Helpful Tips

• Know your soil type, as this greatly affects watering frequency and duration.

• Allow the top inch or two of soil to dry between waterings to encourage deep roots.

• Group plants with similar water needs together.

• Consider using soaker hoses, as you can get water where you need it and lose less to evaporation.

• Young trees will need deep regular watering during their growing periods. During periods of little or no rain, water deeply once a week until they become established. Water established trees during heat waves and drought conditions.

• Spot-water plants with different needs than the rest of the planting bed.

• Remember that shallow-rooted plants such as rhododendrons, azaleas, heathers and bedding plants may continue to need more frequent watering than most other plants.

• Mulch for moisture. Mulch reduces water loss and adds humus to your soil to retain more moisture.

• Check for soil moisture before

Before you water:

Generally, you want the soil to be dry an inch or two below the surface before you water, so probe with a spade or trowel to check.

At least one hour after you water (or longer with clay soil):

Probe into the soil again to see how deeply the water penetrated. Did it penetrate all the way to the root zone? If not, you may need to increase your watering time. But if the area looks well-saturated, you may want to cut back the next time.

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How to Water Trees and Shrubs

Yiting Pan
Updated at 2018-06-04 10:07:08 UTC 


The amount and frequency of watering depends on the root system of your plants. Shrubs and trees -known as woody plants - have the potential to grow deeper root systems than flowers which means they draw water from a larger volume of soil. In general, if you receive a good rain every week or 10 days, these woody plants are probably getting the water they need. They thrive with a deep watering with less frequency than most flowers. When plants are shallow-rooted they will need more frequent light irrigation just like the lawn.


1.How to Water Shrubs

The most efficient way to water woody shrubs is to apply water slowly to the soil allowing it to penetrate deeply to rewet the entire root system without running off. This can be done by repeatedly moving a slow flowing hose from bed to bed or by using a drip irrigation system that allows water to leak gradually along the entire length of the irrigation tubing. It is important that the water reaches the plants roots. It is unnecessary and wasteful to water deeper than the plant's root zone.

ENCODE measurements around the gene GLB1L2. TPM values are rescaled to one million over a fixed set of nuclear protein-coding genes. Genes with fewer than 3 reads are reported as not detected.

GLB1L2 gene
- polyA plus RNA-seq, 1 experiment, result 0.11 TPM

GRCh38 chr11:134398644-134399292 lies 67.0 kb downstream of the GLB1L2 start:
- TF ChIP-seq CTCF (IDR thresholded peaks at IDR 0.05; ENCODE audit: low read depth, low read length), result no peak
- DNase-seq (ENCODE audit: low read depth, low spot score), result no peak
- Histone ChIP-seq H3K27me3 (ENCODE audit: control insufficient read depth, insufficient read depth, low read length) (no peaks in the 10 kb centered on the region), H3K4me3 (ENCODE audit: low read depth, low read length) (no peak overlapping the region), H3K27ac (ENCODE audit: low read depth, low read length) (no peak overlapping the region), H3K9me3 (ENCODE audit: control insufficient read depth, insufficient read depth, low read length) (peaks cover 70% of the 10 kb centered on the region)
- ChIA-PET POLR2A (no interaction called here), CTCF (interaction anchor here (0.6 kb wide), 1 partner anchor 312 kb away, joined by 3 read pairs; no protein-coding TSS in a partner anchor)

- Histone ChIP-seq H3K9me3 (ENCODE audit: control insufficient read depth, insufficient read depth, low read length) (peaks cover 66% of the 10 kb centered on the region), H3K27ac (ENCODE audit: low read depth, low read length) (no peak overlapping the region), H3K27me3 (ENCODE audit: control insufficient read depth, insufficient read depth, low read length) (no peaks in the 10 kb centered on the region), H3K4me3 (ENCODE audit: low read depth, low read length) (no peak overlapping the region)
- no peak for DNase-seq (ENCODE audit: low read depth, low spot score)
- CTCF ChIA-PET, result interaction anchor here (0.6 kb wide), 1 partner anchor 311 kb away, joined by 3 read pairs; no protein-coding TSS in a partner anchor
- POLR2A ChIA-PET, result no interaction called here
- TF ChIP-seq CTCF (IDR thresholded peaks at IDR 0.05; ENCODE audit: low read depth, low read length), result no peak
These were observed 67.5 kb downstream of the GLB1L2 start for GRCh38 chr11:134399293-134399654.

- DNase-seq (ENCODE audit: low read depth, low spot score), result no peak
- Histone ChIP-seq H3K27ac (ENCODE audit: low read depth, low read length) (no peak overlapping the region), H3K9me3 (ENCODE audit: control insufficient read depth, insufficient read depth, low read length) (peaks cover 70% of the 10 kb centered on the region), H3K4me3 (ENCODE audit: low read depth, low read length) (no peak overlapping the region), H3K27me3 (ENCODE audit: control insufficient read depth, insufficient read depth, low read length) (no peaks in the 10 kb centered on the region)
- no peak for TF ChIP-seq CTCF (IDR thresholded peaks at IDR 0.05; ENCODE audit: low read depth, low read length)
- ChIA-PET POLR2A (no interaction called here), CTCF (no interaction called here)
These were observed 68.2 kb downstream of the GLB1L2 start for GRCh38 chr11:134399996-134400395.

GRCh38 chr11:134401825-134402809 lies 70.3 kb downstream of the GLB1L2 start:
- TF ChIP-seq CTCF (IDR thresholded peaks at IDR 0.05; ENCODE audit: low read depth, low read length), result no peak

If you are using an irrigation system, it is worth noting that woody shrubs need to be watered separately from shallow rooted plants and thus need to be on a different irrigation valve than lawns or flowers.


2.How to Water Trees

Trees need regular water during the first several years after planting, until the roots have grown deep enough to carry the plant through dry periods. Once established, however, most trees require only infrequent irrigation.

Stop watering when runoff starts. Soils high in clay accept water slowly, often as little as 1/4 inch per hour. Water infiltration is especially slow in compacted soils. If water starts to pool or run off, stop irrigating, let the water soak in, and start watering again.

Don't saturate the soil for long periods. Water displaces air in the soil, so long periods of soil saturation can suffocate growing roots. Take a long enough break between irrigation cycles to allow the free water to be absorbed. If in doubt, probe or dig to make sure that the soil isn't soggy below the surface.


3. How to Determine the Right Amount of Water

Don't wait for the plants to tell you with wilting and leaves dropping off. Then youll just be watering to keep the plants roots alive so it may possible come back later. Inspect the soil. Dig around with your hands, soil probe, garden trowel, or shovel. Youll be able to tell quickly how far down you are actually watering.

With a little practice, you will be able to maintain the proper moisture balance to ensure your shrubs get the water they need to thrive in your landscape.


Resources

https://www.loveyourlandscape.org/expert-advice/shrubs-and-flowers/basic-care/how-much-water-do-shrubs-need/

https://tomlinsonbomberger.com/blog/how-to-water-new-trees-shrubs-and-other-plants/